57% of workers take sick days once a month, finds study
The number of Britons that have called in sick from work so far this year, despite not really being ill at all, has been revealed following a new study. The poll also revealed that 21% of grown adults have also had a parent, partner or friend call in sick for them so that they didn't have to on a past occasion.
The survey was carried out by the online travel agency www.sunshine.co.uk and 2,111 people aged 18 and over from around the UK, all of whom were employed in either a part time or full time role, took part. Respondents answered questions about any time they'd taken off sick from work in the last 12 months, whether they were genuinely ill or not.
When asked 'How frequently have you taken sick days from work over the past year?', the majority (57%) said 'once a month'. 22% said 'hardly ever' and 16% said 'only once or twice'. Everyone was then asked how many of the sick days they took were false (i.e. they weren't genuinely unwell when they called in sick). From this, sunshine.co.uk found that approximately one in every four sick days taken by Britons is a false 'sickie'.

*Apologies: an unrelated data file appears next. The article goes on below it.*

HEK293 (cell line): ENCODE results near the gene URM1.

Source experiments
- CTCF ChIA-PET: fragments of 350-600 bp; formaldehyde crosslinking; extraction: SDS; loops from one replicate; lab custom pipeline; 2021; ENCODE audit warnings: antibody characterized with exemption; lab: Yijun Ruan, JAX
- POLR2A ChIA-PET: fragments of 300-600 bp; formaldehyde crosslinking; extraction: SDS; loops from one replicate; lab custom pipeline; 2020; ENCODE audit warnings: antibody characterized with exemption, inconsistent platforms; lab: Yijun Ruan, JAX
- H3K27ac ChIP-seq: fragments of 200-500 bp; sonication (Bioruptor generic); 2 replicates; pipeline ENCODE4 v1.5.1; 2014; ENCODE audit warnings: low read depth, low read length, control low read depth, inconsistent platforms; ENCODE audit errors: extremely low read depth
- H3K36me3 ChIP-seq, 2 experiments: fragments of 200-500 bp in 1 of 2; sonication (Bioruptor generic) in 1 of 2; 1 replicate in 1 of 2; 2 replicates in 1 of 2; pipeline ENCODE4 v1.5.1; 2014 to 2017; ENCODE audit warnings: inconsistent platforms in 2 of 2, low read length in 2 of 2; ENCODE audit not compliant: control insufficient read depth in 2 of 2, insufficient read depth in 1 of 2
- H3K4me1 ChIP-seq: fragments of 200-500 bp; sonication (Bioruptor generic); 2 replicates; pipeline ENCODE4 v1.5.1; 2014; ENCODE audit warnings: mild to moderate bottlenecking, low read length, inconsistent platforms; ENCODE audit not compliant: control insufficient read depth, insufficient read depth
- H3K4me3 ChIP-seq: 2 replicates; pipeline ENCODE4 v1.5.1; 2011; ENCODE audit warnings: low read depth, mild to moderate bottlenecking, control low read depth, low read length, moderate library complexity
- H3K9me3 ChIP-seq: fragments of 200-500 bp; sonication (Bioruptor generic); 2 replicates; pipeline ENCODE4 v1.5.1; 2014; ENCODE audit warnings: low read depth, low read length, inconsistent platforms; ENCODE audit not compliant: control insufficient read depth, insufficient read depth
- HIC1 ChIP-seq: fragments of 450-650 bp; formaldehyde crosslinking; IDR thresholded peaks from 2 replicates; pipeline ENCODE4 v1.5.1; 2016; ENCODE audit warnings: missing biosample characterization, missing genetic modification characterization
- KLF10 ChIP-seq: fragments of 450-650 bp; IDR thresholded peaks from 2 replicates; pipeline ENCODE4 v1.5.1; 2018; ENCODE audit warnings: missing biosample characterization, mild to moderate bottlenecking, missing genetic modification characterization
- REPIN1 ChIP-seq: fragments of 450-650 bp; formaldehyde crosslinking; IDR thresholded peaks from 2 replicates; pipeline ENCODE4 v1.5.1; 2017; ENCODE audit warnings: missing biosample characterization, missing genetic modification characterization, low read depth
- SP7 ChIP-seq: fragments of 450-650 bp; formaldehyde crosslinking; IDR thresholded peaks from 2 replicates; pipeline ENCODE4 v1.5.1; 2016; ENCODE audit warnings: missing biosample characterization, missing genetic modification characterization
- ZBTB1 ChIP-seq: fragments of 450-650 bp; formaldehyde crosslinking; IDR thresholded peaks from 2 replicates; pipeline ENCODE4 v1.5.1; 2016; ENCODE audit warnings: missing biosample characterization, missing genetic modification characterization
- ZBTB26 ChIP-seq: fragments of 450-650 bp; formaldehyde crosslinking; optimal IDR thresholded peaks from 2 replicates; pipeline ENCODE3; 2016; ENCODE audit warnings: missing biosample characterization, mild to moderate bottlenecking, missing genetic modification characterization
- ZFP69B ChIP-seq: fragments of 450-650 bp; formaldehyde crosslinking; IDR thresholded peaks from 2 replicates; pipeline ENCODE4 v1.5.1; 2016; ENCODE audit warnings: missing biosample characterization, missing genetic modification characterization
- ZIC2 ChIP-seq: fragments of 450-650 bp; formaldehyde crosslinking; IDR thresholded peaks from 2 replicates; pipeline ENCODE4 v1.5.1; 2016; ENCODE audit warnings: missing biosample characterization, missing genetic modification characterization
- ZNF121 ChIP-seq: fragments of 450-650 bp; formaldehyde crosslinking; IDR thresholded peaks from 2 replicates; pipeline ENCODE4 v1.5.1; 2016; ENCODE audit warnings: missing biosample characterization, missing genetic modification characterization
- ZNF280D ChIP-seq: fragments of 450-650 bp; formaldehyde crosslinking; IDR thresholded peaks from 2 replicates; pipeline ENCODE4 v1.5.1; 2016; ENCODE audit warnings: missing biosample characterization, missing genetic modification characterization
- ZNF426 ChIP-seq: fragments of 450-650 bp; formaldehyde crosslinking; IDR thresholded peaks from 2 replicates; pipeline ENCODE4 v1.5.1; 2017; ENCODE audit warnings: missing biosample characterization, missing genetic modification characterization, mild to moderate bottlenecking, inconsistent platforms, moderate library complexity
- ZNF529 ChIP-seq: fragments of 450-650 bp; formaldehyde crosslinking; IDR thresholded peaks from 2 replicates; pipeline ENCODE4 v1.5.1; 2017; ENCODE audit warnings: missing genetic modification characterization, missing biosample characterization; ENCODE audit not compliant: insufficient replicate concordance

The research revealed that one in 10 respondents had already pulled a sickie at work this year so far, despite only being a month in to 2017. As respondents were asked what industry they worked in, the researchers were able to determine that it was those in 'retail' roles that were the most likely to feign illness for a day off.
Anyone who had pulled a sickie in the past 12 months was asked if they had taken any steps to cover their tracks to make sure they weren't found out. 43% said they had posted something on social media about feeling unwell, such as a status or picture, to make their story seem more plausible. On the contrary, 19% avoided social media altogether in order to not trip up and post something that gave their secret away.
When asked what how they had spent the day when they pulled a sickie, 76% said 'watching TV/films'. 11% said they'd had a day out somewhere 9% confessed to using their "sick" day to get some chores done around the house.
The poll also revealed that 21% of the respondents had previously got a parent, friend or partner to call their place of work for them when they wanted to stay home sick (regardless of whether or not they were genuinely unwell). However, only 12% of these people said they were too poorly to make the phone call themselves.
Chris Clarkson, managing director of www.sunshine.co.uk, said, "It seems that a fair few people have tarnished their brand new sickness record at work already this year, all for a sneaky day off. We found it interesting to see how many people use social media to make their 'illness' seem more believable, perhaps in the process getting unfair sympathy from their unsuspecting friends and family. As for those risking a day out when they've called in sick, that's definitely a dangerous game!"
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